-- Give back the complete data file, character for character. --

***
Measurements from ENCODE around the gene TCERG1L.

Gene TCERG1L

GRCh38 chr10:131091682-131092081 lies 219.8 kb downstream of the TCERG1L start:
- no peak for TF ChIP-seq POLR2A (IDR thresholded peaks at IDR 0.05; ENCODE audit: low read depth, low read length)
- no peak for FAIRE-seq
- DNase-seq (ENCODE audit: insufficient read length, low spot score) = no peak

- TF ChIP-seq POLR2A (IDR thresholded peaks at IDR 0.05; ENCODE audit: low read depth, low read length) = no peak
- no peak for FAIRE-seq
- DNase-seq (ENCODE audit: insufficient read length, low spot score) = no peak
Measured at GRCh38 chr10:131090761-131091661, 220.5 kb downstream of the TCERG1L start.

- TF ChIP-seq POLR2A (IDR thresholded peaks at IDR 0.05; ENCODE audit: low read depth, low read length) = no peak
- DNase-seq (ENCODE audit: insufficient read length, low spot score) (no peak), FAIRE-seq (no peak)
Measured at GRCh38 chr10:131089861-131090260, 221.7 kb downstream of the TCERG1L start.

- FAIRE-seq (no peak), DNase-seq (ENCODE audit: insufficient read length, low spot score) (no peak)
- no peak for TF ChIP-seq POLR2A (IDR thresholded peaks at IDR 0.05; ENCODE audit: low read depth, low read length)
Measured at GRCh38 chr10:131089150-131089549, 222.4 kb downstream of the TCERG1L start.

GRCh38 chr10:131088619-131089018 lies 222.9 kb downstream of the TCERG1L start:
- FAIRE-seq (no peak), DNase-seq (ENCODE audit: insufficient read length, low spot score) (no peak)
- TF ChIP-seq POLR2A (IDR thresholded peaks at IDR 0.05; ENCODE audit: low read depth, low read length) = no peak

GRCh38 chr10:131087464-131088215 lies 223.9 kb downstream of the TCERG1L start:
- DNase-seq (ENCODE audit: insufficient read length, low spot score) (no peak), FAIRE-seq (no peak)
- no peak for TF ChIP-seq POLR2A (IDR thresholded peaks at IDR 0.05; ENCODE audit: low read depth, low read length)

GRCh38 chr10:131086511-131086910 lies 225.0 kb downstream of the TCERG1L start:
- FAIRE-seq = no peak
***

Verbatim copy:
Measurements from ENCODE around the gene TCERG1L.

Gene TCERG1L

GRCh38 chr10:131091682-131092081 lies 219.8 kb downstream of the TCERG1L start:
- no peak for TF ChIP-seq POLR2A (IDR thresholded peaks at IDR 0.05; ENCODE audit: low read depth, low read length)
- no peak for FAIRE-seq
- DNase-seq (ENCODE audit: insufficient read length, low spot score) = no peak

- TF ChIP-seq POLR2A (IDR thresholded peaks at IDR 0.05; ENCODE audit: low read depth, low read length) = no peak
- no peak for FAIRE-seq
- DNase-seq (ENCODE audit: insufficient read length, low spot score) = no peak
Measured at GRCh38 chr10:131090761-131091661, 220.5 kb downstream of the TCERG1L start.

- TF ChIP-seq POLR2A (IDR thresholded peaks at IDR 0.05; ENCODE audit: low read depth, low read length) = no peak
- DNase-seq (ENCODE audit: insufficient read length, low spot score) (no peak), FAIRE-seq (no peak)
Measured at GRCh38 chr10:131089861-131090260, 221.7 kb downstream of the TCERG1L start.

- FAIRE-seq (no peak), DNase-seq (ENCODE audit: insufficient read length, low spot score) (no peak)
- no peak for TF ChIP-seq POLR2A (IDR thresholded peaks at IDR 0.05; ENCODE audit: low read depth, low read length)
Measured at GRCh38 chr10:131089150-131089549, 222.4 kb downstream of the TCERG1L start.

GRCh38 chr10:131088619-131089018 lies 222.9 kb downstream of the TCERG1L start:
- FAIRE-seq (no peak), DNase-seq (ENCODE audit: insufficient read length, low spot score) (no peak)
- TF ChIP-seq POLR2A (IDR thresholded peaks at IDR 0.05; ENCODE audit: low read depth, low read length) = no peak

GRCh38 chr10:131087464-131088215 lies 223.9 kb downstream of the TCERG1L start:
- DNase-seq (ENCODE audit: insufficient read length, low spot score) (no peak), FAIRE-seq (no peak)
- no peak for TF ChIP-seq POLR2A (IDR thresholded peaks at IDR 0.05; ENCODE audit: low read depth, low read length)

GRCh38 chr10:131086511-131086910 lies 225.0 kb downstream of the TCERG1L start:
- FAIRE-seq = no peak